Then, something happened. I went to grocery markets and always bought produce there. It was right there. So convenient! But, more costly. Today, after living here for nearly six months, I finally stopped at a stand I've had my eye on. It's right on the side of the road on our way home, but there is nowhere to park. Nowhere to even stop. So, every time I've driven past it over the last couples of months, I've slowed down to plot my plan of attack. I found a tiny road thing where I stopped the car, threw on the flashers, grabbed the kid, dodged the oncoming traffic, and grabbed my loot. Unfortunately, my plan of attack did not involve a plan for getting out of my makeshift parking spot, so I daringly had to back out into that oncoming traffic and zoom away. It was scary.

But, oh, was it worth it. I got apples, pears, eggplant, lettuce, onion, mushrooms, broccoli, and fresh basil for only 5 Euro. And, who knows, maybe one less trace of carbon is in the air since my apples didn't have to get shipped all the way from Mexico!

We just won't talk about all the exhaust from the cars going by, the trash on the street, and the harmful chemicals that are supposedly in the soil here...

Nor will we talk about the fact that I paid for the food, which technically means it is not a loot. Just an expression. Sorry of any confusion.

Thursday, January 6, 2011

three fun facts

Fact number 1: Yesterday, Tony and I realized that not only is it a new decade, but that it was 10 years ago to the day-we think-that we first kissed on a couch in our friend's (hi Meghan!) basement. 10 years we've been hanging out with each other. Here's hoping for another great 10 years!

Fact number 2: Our kid took that picture, and he always asks us to "make a funny face."

Fact number 3: This is officially my 100'th post. Thanks for reading and here's hoping for another great 100 posts!

Tuesday, January 4, 2011

you had to be there

If ever there were something you had to see to believe, it would be the fireworks on New Year's Eve in Naples, Italy. Cow! Everyone, and I mean everyone, including us, came together at midnight and shot off fireworks and other explosives. Things I'm pretty sure you need a license to purchase in the US, you can find guys selling on the street here. It was, well, indescribable. You simply had to be there. Especially since I can be a dunce with the camera sometimes and completely failed at taking pictures or video of the event. You know how when you take a picture of something beautiful or amazing and then you look at it and say, "The picture doesn't do it justice?" Well, my friends, my pictures truly did not do those fireworks justice. You'll just have to come on over next year and see it for yourselves.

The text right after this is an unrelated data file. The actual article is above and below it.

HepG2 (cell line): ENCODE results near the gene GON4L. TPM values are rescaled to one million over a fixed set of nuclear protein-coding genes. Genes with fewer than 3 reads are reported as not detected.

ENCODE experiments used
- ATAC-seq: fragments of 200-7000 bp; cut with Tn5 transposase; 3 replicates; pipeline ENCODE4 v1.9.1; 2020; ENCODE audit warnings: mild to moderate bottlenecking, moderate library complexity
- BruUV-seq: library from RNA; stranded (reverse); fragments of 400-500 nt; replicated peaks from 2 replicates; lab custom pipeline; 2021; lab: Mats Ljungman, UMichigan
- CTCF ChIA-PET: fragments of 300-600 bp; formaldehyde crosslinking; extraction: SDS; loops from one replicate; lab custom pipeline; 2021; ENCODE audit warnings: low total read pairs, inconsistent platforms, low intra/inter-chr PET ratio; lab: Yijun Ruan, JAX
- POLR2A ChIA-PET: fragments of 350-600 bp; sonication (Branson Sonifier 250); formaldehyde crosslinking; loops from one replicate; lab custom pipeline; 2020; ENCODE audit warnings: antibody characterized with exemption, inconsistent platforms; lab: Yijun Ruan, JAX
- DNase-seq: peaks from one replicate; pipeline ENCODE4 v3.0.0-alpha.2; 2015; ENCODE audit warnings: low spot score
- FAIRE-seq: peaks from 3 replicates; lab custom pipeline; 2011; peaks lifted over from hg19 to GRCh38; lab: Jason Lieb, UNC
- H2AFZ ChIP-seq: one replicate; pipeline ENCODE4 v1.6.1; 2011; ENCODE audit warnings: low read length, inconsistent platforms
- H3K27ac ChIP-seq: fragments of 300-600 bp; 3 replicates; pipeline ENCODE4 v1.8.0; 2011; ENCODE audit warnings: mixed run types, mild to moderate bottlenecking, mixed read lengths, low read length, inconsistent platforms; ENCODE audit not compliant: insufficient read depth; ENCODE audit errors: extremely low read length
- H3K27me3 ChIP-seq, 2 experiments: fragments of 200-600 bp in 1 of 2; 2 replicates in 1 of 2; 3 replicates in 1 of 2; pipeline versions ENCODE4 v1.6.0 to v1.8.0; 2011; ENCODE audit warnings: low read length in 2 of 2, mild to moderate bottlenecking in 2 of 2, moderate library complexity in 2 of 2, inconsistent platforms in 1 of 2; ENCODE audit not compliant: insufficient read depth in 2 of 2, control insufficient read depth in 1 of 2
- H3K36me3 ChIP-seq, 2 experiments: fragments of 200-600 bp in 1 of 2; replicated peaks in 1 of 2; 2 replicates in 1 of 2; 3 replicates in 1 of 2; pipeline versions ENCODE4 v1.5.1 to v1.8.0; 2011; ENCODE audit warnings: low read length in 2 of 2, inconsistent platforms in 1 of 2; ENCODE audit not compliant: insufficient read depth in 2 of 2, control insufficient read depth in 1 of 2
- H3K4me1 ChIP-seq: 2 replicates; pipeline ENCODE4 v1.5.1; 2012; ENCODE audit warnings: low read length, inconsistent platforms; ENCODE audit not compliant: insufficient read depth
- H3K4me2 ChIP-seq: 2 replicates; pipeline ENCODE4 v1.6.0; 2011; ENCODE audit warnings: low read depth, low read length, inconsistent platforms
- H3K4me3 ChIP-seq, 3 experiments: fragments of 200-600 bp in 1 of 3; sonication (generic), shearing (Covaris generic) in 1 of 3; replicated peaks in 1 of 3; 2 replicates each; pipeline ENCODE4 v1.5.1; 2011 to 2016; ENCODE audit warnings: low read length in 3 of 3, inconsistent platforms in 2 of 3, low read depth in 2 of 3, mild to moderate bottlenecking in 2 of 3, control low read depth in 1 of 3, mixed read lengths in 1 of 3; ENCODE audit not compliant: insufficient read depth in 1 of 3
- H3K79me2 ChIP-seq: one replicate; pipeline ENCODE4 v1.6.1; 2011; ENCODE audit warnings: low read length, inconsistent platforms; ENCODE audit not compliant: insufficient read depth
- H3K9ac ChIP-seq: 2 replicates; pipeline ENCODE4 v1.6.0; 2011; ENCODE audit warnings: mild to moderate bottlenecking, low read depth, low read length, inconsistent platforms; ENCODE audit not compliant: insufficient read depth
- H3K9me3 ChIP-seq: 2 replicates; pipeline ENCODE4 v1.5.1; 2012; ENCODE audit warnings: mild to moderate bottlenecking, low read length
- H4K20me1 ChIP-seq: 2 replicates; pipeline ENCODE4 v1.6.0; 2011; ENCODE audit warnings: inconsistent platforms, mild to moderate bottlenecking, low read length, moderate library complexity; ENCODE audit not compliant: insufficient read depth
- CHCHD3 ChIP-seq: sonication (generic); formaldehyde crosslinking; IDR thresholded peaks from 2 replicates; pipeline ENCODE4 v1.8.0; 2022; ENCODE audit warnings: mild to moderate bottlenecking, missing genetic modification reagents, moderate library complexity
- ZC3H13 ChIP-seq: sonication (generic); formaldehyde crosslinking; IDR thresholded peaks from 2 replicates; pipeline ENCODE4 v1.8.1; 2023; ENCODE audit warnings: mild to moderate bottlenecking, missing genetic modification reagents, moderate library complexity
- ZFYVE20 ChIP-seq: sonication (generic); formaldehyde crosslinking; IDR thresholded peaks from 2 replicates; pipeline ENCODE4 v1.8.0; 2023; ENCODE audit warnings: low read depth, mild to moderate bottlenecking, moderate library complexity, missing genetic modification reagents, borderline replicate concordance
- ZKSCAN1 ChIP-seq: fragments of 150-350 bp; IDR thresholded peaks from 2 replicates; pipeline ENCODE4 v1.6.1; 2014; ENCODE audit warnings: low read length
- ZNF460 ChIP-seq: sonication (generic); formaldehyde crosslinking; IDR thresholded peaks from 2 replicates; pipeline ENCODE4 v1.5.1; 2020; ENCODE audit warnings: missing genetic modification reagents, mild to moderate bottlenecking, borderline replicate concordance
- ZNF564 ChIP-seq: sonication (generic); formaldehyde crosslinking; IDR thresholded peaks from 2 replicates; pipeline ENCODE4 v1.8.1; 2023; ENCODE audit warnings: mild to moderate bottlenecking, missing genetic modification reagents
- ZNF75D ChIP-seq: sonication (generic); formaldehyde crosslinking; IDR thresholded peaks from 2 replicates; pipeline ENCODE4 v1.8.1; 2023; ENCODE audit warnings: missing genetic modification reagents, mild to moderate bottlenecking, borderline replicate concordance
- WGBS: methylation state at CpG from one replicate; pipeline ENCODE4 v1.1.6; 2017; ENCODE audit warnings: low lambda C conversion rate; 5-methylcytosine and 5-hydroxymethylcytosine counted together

I did, however, manage to take a couple of shots of my hors d'oeurves display. As an unemployed stay at home mom with a kid who is really good at entertaining himself, I find myself reading food blogs more than I care to admit. And I really don't care to admit how often I drool over recipes at How Sweet It Is, which is where all these tasty treats came from. If you do nothing else in 2011, please try the cookie dough dip. You won't regret it.

Before this story can end, I also must tell you about the supper we had on New Year's Day with our landlord's family. I don't know why I was only expecting one plate of food. I should have known better. They served antipasti, primi, secondi, secondi, dolce, dolce, and cafe (Translation: a plate of appetizers big enough to be a meal followed by a plate of pasta, then a plate of meat and eggplant parmesan, then a plate of lamb, potatoes, and peas, then a plate of fruit, then a plate of cake with a shot of espresso). Think five times the amount of food you eat at Thanksgiving. All of it rich and delicious. I kept telling myself to just take one bite to taste everything so I didn't explode. As soon as the taste hit my tongue, though, I would reach for my next bite, and before I knew it, my plate was cleared. We sat for three and a half hours just eating and eating, watching a Naples concert on TV and trying to converse with each other. Apparently, it is something a lot of families do every Sunday over here.  Again, you had to be there to believe it.

Moral of the story? Come to Naples, Italy as soon as you possibly can.

You won't leave hungry.